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Raceday style guide: how to dress well for the races

I personally gave up attending the races years ago, and yet while I don't miss the races themselves, I definitely do miss curating my outfits each year.


Fashion and style have always been synonymous with the races, from the early Parisian couturiers who saw the events as the perfect place to showcase their latest designs, to the Royal Family who established Royal Ascot in 1711, one of the most glamorous yet traditional races, and finally to the millions of men and women for whom the races prompts them into sartorial action each year.


So if you're one of the many who'll be heading trackside this year, here is my fail-safe guide to help you create your very own stand-out race day style.


Know the rules

The races are the perfect opportunity to experiment and have fun with your outfits, but make sure they are in keeping with the dress codes. Both Flemington and Caulfield have Style Guides that you can consult so you know the levels of dress and standards expected. Even if you aren't in a corporate or members area, you should still maintain modesty and dress in smart day wear. Leave your Saturday night party wear at home.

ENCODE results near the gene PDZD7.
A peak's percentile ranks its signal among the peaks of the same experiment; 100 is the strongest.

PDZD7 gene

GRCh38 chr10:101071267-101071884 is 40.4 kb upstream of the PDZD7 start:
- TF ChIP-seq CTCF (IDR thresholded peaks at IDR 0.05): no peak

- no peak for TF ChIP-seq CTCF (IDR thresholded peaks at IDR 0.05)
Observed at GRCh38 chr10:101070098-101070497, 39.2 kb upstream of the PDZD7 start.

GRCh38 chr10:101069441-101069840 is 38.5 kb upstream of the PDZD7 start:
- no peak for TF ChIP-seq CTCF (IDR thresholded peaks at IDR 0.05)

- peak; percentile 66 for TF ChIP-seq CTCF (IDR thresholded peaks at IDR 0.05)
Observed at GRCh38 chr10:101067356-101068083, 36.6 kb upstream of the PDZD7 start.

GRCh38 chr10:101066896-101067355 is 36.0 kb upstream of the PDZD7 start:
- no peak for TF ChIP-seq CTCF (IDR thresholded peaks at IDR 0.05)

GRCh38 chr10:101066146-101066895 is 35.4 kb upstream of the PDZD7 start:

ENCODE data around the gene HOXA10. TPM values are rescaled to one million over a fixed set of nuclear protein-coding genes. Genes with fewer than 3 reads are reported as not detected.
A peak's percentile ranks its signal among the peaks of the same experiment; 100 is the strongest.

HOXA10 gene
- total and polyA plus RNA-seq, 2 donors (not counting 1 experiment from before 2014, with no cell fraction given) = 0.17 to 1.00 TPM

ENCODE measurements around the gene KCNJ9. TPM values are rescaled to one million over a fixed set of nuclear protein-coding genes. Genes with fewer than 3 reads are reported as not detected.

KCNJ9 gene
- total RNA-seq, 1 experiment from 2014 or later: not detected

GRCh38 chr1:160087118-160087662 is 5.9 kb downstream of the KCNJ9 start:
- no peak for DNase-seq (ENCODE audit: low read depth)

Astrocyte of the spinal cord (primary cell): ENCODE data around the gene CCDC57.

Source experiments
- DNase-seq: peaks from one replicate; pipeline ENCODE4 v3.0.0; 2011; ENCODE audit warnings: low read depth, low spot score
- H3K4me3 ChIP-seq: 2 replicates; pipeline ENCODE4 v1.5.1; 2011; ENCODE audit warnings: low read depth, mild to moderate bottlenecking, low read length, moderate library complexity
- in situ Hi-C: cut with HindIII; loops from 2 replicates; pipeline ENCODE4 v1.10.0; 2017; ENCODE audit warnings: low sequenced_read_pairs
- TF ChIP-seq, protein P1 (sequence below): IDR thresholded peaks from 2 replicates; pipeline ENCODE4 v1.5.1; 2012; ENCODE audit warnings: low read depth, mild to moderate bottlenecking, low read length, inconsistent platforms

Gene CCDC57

Each day is different

Whatever race you're heading to, decide appropriately for the occasion by understanding the atmosphere and them of each day first:


  • Caulfield Cup - while there is no set theme, think modern or classic Spring dressing

  • Derby Day - traditional black and white colour scheme

  • Melbourne Cup - the most distinguished of all the days, opt for something that befits a formal occasion and add some colour and personality

  • Oaks Day - ladies day, so the perfect place for Spring florals, lace, pastels and more feminine designs 


Choose sophistication and elegance

When Jean Shrimpton turned up to Derby Day in 1976 with her mini dress a shocking 10cm above her knee, it caused an outrage and scandal amongst race goers and the press, both here and around the world. Heaven knows what those same racegoers and media would think of some of the outfits that make it through the turnstiles today. While the way we dress has significantly changed since the 60's, one thing hasn't, and will never, go out of style - sophistication and elegance - two things that Jean had in spades, even with her mini dress and bare legs.

The races are no place for bare midriffs or ample skin anywhere on show.